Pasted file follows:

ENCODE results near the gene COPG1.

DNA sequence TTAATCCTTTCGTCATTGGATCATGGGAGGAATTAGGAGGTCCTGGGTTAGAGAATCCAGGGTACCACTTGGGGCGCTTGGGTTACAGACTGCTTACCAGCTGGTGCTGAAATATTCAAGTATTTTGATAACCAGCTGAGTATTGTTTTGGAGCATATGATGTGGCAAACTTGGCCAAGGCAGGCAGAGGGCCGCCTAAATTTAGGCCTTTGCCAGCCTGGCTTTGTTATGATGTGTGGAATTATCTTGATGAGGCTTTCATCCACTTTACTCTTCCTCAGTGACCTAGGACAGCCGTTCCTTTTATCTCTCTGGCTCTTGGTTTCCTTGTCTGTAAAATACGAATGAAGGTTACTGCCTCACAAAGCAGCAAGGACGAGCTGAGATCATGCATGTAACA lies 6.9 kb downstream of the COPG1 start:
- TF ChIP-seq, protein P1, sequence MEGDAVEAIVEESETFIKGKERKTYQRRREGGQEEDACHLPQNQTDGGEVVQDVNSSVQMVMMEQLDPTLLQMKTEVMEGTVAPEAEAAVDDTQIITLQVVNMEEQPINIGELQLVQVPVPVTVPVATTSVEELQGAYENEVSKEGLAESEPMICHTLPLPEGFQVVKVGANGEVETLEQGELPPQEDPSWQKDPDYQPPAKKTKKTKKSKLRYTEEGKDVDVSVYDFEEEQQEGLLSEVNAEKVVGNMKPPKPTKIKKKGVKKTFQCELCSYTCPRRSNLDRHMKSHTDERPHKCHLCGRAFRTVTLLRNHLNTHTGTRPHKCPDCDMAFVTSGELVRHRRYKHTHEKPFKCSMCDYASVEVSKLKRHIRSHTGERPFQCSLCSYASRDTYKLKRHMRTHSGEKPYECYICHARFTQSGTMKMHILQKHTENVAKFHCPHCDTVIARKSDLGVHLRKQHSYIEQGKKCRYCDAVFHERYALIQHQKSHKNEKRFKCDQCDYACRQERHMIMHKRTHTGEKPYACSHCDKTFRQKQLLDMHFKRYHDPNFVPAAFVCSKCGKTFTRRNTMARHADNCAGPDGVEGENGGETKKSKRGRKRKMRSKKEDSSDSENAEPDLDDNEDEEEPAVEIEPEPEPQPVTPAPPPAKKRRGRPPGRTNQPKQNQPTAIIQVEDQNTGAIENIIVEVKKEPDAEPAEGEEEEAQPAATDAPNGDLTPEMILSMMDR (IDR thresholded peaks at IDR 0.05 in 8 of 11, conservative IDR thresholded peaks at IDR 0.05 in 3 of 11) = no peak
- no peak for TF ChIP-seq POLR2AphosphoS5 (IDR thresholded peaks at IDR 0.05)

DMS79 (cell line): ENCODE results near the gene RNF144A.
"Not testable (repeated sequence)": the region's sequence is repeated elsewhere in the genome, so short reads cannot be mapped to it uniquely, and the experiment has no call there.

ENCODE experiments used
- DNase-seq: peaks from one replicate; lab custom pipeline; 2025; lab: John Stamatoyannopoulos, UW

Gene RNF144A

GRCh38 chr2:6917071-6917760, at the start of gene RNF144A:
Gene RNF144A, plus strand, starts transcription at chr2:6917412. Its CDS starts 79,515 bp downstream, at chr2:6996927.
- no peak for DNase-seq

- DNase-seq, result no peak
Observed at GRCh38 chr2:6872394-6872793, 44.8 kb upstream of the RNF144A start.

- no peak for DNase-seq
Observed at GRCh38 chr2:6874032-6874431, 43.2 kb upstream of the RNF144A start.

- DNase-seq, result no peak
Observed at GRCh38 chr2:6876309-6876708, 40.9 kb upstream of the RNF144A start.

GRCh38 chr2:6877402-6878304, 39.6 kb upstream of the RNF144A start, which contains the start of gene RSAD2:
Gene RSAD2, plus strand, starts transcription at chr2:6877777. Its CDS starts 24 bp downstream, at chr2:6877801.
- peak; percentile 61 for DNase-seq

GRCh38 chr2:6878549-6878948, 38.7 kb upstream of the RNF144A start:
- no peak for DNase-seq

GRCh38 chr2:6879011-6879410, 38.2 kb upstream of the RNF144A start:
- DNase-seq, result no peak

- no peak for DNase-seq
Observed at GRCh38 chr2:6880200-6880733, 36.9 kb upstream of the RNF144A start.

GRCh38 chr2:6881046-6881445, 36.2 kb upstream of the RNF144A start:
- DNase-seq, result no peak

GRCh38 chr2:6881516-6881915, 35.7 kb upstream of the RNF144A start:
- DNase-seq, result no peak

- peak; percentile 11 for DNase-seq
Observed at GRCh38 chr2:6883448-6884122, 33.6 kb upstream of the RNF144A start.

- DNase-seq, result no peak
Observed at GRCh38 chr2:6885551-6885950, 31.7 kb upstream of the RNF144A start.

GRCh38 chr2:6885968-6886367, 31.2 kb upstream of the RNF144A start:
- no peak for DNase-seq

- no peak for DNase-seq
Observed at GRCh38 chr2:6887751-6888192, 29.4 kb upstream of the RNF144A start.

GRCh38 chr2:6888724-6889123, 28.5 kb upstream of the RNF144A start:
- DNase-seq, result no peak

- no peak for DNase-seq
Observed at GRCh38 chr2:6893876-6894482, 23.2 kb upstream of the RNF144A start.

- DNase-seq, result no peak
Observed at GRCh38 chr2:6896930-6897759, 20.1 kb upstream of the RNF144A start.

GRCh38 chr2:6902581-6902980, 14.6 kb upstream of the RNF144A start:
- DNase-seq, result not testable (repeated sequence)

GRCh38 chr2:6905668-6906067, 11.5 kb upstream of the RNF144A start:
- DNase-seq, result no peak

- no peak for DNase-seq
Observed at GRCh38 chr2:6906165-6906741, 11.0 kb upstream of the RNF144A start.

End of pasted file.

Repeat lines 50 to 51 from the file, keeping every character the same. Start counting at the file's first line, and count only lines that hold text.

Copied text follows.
- no peak for DNase-seq
Observed at GRCh38 chr2:6906165-6906741, 11.0 kb upstream of the RNF144A start.